Firefighters shocked during Ice Bucket Challenge as US officials, Catholics warn against trend

Firefighters shocked during Ice Bucket Challenge as US officials, Catholics warn against trend
Four firefighters were shocked by a nearby power line on Thursday in the process of helping students at Campbellsville University participate in the 'Ice Bucket Challenge,' a social media-fueled fundraiser for ALS research.

Two of the Kentucky firefighters on the ladder of a fire truck used to dump water on the students had to be airlifted to the University of Louisville Hospital to be treated for severe burns. The first, Capt. Tony Grider, is in critical condition, according to WHAS11, while the other, Simon Quinn, has been "upgraded from serious to fair condition."

"[It] appears energy arced over and ladder didn't actually hit lines. If you get within certain radius that can happen," officials said Thursday.

Two other firefighters were also shocked by electricity that traveled down the ladder.

"From talking with power company technicians, if you get within a distance of three or four feet, the energy that surrounds the high-voltage wire will actually arc over onto another object, in this case being the personnel occupying the bucket,” Campbellsville Police Chief Tim Hazlette told WAVE.

The Ice Bucket Challenge has swept across the United States in recent weeks. Participants dump ice water on themselves, promising to also donate money to research of amyothrophic lateral sclerosis (ALS), a nerve cell disease in the brain and spinal cord. Participants then challenge others to do the same. Much of the “challenging” has been done via social media outlets like Facebook.

ALS is also known as Lou Gehrig's disease, named for the legendary New York Yankees first baseman who died prematurely after contracting the neurodegenerative disorder.

According to ESPN, the first two weeks of the challenge in early August garnered the ALS Association about $7.6 million in donations.

While the challenge may be a for a good cause, officials in Washington say government employees ‒ especially high-ranking ones ‒ must avoid taking part for fear of violating ethics rules.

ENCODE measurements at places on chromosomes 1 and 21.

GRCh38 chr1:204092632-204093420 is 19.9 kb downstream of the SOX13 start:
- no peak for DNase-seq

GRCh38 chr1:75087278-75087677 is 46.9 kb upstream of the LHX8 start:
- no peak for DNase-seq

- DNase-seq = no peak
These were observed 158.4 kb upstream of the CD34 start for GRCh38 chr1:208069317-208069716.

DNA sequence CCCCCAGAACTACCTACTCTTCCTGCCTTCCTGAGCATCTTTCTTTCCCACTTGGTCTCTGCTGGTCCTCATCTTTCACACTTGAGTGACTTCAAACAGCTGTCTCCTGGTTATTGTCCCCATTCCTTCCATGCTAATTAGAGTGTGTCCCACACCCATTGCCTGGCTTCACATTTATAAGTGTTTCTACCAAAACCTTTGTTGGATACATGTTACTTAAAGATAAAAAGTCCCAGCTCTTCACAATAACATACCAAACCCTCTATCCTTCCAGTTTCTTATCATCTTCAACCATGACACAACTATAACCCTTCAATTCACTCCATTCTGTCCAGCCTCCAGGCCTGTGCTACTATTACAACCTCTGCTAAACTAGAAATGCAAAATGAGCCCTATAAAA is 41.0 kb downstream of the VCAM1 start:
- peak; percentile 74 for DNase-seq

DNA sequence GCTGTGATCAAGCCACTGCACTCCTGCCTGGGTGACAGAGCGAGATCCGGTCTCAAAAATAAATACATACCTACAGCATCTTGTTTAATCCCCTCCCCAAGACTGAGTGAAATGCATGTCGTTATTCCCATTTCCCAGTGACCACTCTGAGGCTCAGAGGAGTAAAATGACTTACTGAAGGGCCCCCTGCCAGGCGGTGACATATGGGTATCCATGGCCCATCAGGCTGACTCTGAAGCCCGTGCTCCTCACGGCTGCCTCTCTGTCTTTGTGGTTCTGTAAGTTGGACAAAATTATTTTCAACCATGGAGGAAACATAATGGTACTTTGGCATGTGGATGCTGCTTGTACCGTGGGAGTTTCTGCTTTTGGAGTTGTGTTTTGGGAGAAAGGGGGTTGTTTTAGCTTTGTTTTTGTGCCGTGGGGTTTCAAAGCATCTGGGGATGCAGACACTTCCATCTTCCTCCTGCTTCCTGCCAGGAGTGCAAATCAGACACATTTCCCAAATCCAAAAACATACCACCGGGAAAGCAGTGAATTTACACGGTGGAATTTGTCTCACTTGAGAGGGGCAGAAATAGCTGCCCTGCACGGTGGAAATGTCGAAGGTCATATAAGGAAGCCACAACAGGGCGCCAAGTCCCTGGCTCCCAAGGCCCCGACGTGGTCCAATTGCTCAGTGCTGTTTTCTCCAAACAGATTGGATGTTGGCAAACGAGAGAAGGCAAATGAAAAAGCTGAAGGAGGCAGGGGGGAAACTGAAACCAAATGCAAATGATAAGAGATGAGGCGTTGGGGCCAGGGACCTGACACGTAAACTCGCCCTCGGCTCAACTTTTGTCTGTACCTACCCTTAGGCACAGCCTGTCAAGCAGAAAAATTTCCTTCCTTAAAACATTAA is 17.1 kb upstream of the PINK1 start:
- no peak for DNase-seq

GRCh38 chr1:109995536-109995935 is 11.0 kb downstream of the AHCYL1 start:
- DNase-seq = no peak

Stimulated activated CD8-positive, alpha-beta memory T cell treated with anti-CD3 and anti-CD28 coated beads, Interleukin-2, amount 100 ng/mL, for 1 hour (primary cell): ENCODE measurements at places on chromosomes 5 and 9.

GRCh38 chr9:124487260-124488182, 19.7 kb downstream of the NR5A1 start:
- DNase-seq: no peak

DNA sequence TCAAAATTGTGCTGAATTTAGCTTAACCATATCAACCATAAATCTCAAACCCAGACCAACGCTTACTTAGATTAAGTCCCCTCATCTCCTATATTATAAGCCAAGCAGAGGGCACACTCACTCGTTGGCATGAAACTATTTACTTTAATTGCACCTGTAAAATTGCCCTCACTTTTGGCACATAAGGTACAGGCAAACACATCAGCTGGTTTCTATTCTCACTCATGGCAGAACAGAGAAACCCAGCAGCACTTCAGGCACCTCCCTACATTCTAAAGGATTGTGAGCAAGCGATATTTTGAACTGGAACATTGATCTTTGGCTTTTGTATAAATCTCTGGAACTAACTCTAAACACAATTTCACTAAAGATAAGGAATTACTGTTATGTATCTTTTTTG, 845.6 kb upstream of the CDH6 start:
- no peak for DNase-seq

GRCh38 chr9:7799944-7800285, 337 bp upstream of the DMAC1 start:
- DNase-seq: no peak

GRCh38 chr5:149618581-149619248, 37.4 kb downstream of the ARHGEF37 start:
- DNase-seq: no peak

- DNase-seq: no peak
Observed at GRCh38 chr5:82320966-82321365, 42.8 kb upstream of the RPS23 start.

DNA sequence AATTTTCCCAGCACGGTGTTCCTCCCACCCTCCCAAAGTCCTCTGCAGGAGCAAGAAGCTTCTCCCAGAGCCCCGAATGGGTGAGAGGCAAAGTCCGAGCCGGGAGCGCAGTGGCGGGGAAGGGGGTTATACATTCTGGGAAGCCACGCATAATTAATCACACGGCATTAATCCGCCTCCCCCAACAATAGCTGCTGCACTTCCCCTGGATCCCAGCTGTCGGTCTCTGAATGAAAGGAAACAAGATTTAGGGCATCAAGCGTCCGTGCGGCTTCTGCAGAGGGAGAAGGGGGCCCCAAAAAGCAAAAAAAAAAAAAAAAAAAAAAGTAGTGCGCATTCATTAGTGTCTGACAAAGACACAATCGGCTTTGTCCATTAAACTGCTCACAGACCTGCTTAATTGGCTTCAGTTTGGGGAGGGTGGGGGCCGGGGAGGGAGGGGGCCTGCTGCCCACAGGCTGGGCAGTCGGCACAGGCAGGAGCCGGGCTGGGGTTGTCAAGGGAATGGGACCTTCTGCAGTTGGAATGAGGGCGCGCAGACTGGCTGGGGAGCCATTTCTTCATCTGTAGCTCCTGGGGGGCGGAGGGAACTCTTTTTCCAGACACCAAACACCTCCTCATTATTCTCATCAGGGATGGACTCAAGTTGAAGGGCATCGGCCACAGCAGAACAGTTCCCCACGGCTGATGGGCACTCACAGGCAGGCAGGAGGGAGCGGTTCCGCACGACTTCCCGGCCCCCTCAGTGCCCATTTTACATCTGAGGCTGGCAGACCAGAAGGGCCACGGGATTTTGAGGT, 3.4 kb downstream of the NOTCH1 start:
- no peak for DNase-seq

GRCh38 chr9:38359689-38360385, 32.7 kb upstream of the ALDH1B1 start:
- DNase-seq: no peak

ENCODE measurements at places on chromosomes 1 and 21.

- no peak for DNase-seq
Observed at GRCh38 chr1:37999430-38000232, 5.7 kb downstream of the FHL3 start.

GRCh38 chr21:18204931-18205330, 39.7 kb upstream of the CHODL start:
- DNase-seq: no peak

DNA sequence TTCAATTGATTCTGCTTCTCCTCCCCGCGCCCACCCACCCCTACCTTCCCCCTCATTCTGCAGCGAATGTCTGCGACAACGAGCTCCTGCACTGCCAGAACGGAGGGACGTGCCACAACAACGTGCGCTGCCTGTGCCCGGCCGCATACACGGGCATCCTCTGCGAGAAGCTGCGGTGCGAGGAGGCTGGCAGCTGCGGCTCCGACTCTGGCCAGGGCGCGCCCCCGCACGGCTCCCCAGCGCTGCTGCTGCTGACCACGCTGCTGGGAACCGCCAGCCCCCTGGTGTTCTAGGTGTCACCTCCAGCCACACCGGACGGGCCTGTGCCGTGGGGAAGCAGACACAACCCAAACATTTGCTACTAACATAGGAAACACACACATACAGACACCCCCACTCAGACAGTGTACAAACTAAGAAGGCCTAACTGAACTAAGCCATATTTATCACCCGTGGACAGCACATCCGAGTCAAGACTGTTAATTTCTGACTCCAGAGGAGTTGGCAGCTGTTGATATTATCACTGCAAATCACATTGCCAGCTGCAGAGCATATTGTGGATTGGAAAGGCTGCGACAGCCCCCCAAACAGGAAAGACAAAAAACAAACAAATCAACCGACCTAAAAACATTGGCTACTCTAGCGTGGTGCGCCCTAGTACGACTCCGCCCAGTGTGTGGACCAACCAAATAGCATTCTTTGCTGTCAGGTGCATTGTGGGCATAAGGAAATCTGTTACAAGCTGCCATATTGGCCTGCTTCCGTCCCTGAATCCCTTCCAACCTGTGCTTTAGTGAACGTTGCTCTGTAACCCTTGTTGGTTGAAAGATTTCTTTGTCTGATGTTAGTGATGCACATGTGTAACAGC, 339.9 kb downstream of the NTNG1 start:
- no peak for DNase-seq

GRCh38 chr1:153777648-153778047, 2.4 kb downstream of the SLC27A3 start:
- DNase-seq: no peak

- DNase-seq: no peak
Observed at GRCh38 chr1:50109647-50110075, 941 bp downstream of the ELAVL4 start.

The State Department and the US House of Representatives have told employees they cannot participate based on guidelines that do not allow government officials to use their taxpayer-funded office for private influence. However, that warning has not been heeded by all members of Congress.

The Pentagon barred its soldiers from taking part given they “cannot have ice dumped on them while in uniform — including civilian uniforms,” the Military Times reported.

Meanwhile, some Catholic and anti-choice organizations are telling supporters that, despite the “noble” cause, they should consider against donating to the ALS Association since the organization supports the use of human embryos in research of the disease.

"Embryonic stem cell research, which requires the destruction of pre-born people, is inherently unethical and a violation of fundamental human rights, and even materialists must admit that promises of its benefits have failed to deliver. There is no good reason to condone this practice; in fact, all it does is taint the ALS Association, whom I'd otherwise be happy to support," said Lila Rose of the anti-abortion group Live Action.

The Catholic Archdiocese of Cincinnati has also discouraged participation.

"We appreciate the compassion that has caused so many people to engage in this," Dan Andriacco, a spokesperson for the archdiocese, told Cincinnati Enquirer. "But it's a well established moral principle that a good end is not enough. The means to that ends must be morally licit."